A.D. Murphy of Variety wrote a mixed review as well,[13] as did Vincent Canby: Writing in The New York Times:

The film opened with original music by composer Jack Nitzsche, featuring an eerie bowed saw (performed by Robert Armstrong) and wine glasses. On the score, reviewer Steven McDonald:

The film went on to win the "Big Five" Academy Awards at the 48th Oscar ceremony. These include the Best Actor for Jack Nicholson, Best Actress for Louise Fletcher, Best Direction for Forman, Best Picture, and Best Adapted Screenplay for Lawrence Hauben and Bo Goldman. The film currently has a 95% "Certified Fresh" rating at Rotten Tomatoes, with an average rating of 9/10.[16] Its consensus states: "The onscreen battle between Jack Nicholson and Louise Fletcher serves as a personal microcosm of the culture wars of the 1970s – and testament to the director's vision that the film retains its power more than three decades later."

One Flew Over the Cuckoo's Nest is considered to be one of the greatest American films. Ken Kesey participated in the early stages of script development, but withdrew after creative differences with the producers over casting and narrative point of view; ultimately he filed suit against the production and won a settlement.[17] Kesey himself claimed never to have seen the movie, but said he disliked what he knew of it,[18] a fact confirmed by Chuck Palahniuk, who wrote, "The first time I heard this story, it was through the movie starring Jack Nicholson. A movie that Kesey once told me he disliked."[19]

In 1993, this film was deemed "culturally, historically, or aesthetically significant" by the United States Library of Congress and selected for preservation in their National Film Registry.[20]

Box Office[edit]

The film was the third highest-grossing film released in 1975 in the United States and Canada with a gross of $109 million[1], being UA's biggest hit. As it was released toward the end of the year, most of its gross was in 1976 and was the highest-grosser for calendar year 1976 with rentals of $56.5 million.[21]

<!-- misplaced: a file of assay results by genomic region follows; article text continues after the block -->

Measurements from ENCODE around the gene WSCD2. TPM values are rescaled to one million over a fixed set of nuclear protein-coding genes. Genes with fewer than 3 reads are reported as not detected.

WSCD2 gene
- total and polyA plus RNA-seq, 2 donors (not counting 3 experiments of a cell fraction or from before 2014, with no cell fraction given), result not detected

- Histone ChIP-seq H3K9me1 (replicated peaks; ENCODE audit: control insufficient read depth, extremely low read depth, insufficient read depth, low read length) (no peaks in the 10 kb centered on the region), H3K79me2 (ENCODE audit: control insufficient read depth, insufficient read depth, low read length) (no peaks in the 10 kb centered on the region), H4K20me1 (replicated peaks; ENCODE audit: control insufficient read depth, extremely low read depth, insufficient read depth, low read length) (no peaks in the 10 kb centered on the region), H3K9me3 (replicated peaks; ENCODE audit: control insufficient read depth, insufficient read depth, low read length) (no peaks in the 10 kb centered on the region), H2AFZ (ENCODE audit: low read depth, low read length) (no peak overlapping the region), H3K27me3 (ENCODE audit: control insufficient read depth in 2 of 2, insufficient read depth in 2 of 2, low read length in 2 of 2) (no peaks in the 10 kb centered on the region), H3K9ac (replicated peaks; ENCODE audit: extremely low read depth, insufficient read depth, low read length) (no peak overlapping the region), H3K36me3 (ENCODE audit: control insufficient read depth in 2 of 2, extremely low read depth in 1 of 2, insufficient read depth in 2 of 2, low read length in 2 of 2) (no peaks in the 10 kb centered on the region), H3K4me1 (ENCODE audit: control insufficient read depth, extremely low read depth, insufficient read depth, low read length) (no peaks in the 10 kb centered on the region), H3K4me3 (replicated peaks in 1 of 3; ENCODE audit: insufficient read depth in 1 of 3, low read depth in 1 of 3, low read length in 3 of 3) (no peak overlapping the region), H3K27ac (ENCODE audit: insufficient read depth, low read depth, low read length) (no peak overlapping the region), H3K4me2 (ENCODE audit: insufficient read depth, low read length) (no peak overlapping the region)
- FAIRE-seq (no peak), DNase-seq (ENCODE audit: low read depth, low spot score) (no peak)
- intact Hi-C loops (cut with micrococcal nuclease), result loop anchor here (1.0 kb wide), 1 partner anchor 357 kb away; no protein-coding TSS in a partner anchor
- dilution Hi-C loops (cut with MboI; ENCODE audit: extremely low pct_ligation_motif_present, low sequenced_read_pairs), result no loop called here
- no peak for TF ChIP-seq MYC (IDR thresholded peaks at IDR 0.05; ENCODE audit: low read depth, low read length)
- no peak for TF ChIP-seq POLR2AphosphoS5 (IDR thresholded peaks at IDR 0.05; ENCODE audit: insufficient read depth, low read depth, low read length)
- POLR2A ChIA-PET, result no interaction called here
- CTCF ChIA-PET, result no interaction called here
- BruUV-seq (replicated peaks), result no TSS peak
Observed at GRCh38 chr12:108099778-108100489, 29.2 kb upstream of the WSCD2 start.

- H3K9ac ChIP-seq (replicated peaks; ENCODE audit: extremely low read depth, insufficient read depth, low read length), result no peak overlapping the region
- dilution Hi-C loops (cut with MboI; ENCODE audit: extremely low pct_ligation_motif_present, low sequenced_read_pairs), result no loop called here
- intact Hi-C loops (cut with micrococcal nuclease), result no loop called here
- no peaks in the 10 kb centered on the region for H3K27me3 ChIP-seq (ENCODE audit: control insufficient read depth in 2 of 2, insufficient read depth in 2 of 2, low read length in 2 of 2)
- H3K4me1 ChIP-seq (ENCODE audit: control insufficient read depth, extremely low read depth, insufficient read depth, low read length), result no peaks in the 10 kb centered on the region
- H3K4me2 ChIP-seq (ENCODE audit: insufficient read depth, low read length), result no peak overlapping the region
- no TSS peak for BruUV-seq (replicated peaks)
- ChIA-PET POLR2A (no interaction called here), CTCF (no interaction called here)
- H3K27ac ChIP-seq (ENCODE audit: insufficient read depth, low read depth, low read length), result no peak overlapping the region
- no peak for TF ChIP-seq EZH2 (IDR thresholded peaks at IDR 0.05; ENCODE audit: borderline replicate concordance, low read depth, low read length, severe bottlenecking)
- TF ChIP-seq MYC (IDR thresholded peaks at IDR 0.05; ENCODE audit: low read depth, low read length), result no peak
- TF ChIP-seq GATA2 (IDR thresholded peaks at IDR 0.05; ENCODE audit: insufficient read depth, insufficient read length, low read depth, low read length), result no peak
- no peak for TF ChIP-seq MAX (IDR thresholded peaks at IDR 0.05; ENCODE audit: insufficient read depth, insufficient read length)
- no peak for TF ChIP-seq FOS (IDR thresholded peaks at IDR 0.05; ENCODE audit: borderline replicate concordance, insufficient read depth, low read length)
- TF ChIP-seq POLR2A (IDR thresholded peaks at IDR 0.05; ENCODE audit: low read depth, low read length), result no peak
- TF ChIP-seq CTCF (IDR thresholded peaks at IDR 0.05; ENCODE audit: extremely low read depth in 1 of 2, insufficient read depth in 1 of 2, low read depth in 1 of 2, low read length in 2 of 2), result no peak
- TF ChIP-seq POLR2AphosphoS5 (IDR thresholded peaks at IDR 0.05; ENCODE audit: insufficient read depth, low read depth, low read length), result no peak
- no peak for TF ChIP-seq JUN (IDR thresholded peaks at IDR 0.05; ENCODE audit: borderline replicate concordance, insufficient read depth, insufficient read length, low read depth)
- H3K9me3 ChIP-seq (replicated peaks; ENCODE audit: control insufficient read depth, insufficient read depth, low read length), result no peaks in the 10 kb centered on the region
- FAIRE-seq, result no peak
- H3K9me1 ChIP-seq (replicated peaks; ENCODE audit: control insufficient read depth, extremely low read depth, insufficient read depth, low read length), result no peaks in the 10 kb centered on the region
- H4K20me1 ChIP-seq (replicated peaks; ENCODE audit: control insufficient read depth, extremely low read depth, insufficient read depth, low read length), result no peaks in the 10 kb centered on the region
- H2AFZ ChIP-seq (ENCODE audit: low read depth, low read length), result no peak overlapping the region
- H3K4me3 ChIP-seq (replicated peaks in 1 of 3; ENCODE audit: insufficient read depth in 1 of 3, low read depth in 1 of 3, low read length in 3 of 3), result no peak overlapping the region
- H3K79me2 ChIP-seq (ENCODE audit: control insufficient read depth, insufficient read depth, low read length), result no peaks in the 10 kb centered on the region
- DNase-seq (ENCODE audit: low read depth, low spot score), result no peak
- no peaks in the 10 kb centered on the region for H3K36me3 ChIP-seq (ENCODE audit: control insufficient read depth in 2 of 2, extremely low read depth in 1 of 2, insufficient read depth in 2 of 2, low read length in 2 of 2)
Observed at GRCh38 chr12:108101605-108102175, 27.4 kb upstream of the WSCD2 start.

Worldwide, the film earned rentals of $76.1 million.[22]

Awards and honors[edit]

Award Category Nominee Result
Academy Award Academy Award for Best Picture Michael Douglas and Saul Zaentz Won
Academy Award for Best Director Miloš Forman Won
Academy Award for Best Actor Jack Nicholson Won
Academy Award for Best Actress Louise Fletcher Won
Academy Award for Best Adapted Screenplay Lawrence Hauben and Bo Goldman Won
Academy Award for Best Supporting Actor Brad Dourif Nominated
Academy Award for Best Cinematography Haskell Wexler and Bill Butler Nominated
Academy Award for Best Film Editing Richard Chew, Lyzee Klingman and Sheldon Kahn Nominated
Academy Award for Best Original Score Jack Nitzsche Nominated
Golden Globe Award Golden Globe Award for Best Motion Picture - Drama Michael Douglas and Saul Zaentz Won
Golden Globe Award for Best Director - Motion Picture Miloš Forman Won
Golden Globe Award for Best Actor - Motion Picture Drama Jack Nicholson Won
Golden Globe Award for Best Actress - Motion Picture Drama Louise Fletcher Won
Golden Globe Award for Best Screenplay Lawrence Hauben and Bo Goldman Won
Golden Globe Award for New Star of the Year - Actor Brad Dourif Won
BAFTA Award BAFTA Award for Best Film Michael Douglas and Saul Zaentz Won